Actress Terry Moore during the filming of Columbia Pictures' film adaptation of Thedore Pratt's The Barefoot Mailman (1951).

Actress Terry Moore during the filming of Columbia Pictures’ film adaptation of Thedore Pratt’s The Barefoot Mailman (1951).

Search the Florida Photographic Collection for more images relating to the early days of Miami, Palm Beach, and other cities along Florida’s Atlantic coast. And don’t forget to share your favorites on Facebook or Pinterest!

Flagler’s Royal Poinciana Hotel

Henry Flagler opened the Royal Poinciana Hotel in Palm Beach on February 11, 1894 with only 17 guests. The paint was fresh, and the electric lighting was so new it was advertised as a unique amenity. Flagler had built this palace as a winter playground for America’s richest travelers, planting it right off the main line of his Florida East Coast Railway. If they so chose, his guests could conduct their private railway cars right up to the hotel’s entrance.

Royal Poinciana Hotel - Palm Beach (circa 1900).

Royal Poinciana Hotel – Palm Beach (circa 1900).

The 17 original guests must have had a good time, because Flagler expanded the hotel almost immediately after it was opened, increasing its capacity to 1,000 guests. The size of the structure was immense; the Royal Poinciana had over 3 miles of hallways. With the telephone still a rare luxury, hotel employees were obliged to carry messages between guest rooms and the front desk by bicycle. At one point the hotel was reputed to be the largest wooden structure in the world.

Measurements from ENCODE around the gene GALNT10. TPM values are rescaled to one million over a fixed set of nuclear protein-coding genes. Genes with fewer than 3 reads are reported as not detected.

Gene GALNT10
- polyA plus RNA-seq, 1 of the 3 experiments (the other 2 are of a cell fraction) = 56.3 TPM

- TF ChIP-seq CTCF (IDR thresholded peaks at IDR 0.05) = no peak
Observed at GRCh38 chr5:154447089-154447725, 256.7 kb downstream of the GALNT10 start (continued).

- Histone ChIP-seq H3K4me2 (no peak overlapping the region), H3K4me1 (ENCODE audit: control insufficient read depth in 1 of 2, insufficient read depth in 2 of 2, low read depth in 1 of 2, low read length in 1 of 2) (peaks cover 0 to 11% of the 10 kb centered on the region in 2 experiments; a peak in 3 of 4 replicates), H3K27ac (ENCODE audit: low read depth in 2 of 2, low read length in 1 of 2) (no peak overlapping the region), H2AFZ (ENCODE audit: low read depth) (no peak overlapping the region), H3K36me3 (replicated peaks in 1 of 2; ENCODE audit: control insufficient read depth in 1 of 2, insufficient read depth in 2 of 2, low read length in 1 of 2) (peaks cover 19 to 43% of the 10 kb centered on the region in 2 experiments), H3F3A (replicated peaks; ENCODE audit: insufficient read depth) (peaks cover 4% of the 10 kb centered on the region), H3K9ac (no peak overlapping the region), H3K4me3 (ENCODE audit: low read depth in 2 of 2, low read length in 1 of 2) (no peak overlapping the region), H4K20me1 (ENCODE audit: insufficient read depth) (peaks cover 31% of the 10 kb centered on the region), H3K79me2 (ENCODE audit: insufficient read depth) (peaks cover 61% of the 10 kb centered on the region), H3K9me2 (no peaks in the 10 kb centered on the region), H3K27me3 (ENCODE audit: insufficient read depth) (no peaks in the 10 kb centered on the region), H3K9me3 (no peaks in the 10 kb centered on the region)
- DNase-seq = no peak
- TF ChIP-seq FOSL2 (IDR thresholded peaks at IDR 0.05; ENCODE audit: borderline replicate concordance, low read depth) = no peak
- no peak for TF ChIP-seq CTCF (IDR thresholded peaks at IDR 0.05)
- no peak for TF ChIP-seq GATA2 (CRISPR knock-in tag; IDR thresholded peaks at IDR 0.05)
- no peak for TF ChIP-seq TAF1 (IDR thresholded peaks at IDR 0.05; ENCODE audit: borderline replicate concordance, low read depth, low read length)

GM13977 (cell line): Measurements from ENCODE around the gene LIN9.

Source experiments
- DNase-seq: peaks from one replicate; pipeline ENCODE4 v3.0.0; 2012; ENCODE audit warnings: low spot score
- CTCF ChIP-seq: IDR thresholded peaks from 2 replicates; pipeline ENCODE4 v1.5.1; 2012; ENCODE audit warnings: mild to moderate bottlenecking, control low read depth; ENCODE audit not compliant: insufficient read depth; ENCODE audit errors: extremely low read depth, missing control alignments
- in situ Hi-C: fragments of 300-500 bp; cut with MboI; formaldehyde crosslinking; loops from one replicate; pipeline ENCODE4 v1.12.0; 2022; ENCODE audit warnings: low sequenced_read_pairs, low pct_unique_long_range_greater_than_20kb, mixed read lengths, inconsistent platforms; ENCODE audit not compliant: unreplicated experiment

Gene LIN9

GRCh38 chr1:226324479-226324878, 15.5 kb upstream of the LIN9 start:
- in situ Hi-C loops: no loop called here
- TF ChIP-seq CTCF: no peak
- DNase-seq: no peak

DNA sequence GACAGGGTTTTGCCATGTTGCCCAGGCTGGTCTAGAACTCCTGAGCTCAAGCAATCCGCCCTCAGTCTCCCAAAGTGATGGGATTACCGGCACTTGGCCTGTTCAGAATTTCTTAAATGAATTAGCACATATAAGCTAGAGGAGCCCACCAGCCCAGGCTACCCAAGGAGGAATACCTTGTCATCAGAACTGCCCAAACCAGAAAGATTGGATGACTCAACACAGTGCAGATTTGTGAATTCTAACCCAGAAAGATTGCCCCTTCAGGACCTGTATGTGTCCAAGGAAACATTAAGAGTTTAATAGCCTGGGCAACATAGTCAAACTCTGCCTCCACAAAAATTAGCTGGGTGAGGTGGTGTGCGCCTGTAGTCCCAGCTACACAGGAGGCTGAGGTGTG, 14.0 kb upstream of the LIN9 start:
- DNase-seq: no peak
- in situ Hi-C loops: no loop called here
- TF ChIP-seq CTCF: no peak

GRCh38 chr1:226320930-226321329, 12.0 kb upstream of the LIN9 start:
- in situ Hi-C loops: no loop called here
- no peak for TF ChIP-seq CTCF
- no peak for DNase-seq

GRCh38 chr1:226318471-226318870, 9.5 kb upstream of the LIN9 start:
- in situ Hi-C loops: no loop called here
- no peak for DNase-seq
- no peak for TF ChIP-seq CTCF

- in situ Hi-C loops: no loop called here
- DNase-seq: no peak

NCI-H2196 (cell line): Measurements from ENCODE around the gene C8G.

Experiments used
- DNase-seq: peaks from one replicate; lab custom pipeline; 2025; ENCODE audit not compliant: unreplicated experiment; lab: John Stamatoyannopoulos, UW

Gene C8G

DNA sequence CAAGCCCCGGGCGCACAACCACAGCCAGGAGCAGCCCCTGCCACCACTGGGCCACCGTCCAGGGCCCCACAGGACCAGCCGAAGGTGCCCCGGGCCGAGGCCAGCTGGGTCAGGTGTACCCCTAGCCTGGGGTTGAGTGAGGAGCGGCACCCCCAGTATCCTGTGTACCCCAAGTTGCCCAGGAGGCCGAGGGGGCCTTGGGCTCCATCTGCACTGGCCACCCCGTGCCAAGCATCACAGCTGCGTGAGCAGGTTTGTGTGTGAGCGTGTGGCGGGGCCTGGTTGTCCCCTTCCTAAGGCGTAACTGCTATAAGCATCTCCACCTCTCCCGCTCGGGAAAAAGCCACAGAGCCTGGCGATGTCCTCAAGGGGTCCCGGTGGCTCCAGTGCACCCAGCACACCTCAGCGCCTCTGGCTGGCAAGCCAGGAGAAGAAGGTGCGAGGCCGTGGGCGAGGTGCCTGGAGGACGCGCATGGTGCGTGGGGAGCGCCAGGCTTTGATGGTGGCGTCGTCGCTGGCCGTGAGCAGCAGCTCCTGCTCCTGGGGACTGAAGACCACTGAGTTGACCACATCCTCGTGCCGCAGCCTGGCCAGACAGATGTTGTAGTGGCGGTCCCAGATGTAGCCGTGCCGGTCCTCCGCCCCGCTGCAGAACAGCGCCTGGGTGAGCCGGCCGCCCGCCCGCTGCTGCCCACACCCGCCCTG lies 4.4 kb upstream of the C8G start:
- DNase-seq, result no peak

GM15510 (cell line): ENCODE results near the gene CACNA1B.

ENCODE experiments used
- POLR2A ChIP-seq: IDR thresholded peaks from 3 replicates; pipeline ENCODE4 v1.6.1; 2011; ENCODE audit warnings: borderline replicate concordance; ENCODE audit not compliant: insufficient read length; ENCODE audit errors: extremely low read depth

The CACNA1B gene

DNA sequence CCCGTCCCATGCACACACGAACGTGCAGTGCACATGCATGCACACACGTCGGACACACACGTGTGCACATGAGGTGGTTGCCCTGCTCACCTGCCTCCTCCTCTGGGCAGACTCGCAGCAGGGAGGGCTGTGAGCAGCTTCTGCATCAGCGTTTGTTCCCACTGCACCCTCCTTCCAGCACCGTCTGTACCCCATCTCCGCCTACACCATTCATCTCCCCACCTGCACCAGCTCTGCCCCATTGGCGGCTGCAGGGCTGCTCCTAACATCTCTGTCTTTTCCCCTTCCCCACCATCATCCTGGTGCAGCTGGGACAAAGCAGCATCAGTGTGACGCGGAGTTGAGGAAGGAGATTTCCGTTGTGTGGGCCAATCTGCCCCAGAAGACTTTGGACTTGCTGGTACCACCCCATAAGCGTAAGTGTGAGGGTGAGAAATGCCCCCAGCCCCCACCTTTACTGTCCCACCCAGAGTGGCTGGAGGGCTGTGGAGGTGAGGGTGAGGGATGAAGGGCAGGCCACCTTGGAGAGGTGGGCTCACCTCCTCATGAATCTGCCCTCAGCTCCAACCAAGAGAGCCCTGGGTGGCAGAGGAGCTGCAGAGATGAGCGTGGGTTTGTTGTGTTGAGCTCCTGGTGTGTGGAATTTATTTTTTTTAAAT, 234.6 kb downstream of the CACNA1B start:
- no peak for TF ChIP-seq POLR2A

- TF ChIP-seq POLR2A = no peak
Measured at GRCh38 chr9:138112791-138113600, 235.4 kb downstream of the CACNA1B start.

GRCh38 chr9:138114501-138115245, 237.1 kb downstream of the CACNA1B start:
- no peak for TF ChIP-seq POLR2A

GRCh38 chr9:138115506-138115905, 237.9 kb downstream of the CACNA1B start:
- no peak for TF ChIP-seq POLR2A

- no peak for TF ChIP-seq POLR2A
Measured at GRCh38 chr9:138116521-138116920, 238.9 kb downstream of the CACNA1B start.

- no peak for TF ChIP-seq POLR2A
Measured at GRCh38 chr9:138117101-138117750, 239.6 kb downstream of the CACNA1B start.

Porch of the Royal Poinciana (circa 1920s).

Porch of the Royal Poinciana (circa 1920s).

Flagler spared little if any expense entertaining his wealthy patrons. Guests could play golf, swim in the pool, or listen to the orchestra, which played every day in the hotel pavilion. Guides took those inclined to fish out into the Atlantic, sometimes bringing in dozens of mackerel in a single day’s catch.

Just in case some of the guests found all of this luxury a bit monotonous, the hotel staff occasionally planned special events. In one instance, pictured below, a parade of decorated boats was floated past the hotel for the amusement of its patrons.

A floating parade of decorated boats in front of the Royal Poinciana Hotel at Palm Beach (circa 1900).

A floating parade of decorated boats in front of the Royal Poinciana Hotel at Palm Beach (circa 1900).

To keep the sights, sounds, and smells of Palm Beach as clean as possible, the designers limited the presence of the railroad and automobiles. Also, hotel staff rarely used horses, mules, or other animals to transport supplies or people. The primary modes of transportation on Palm Beach for guests were bicycles and “wheelchairs,” pedi-cabs in our own parlance.

A

A “wheelchair” or pedi-cab carrying guests in the vicinity of the Royal Poinciana Hotel (circa 1900).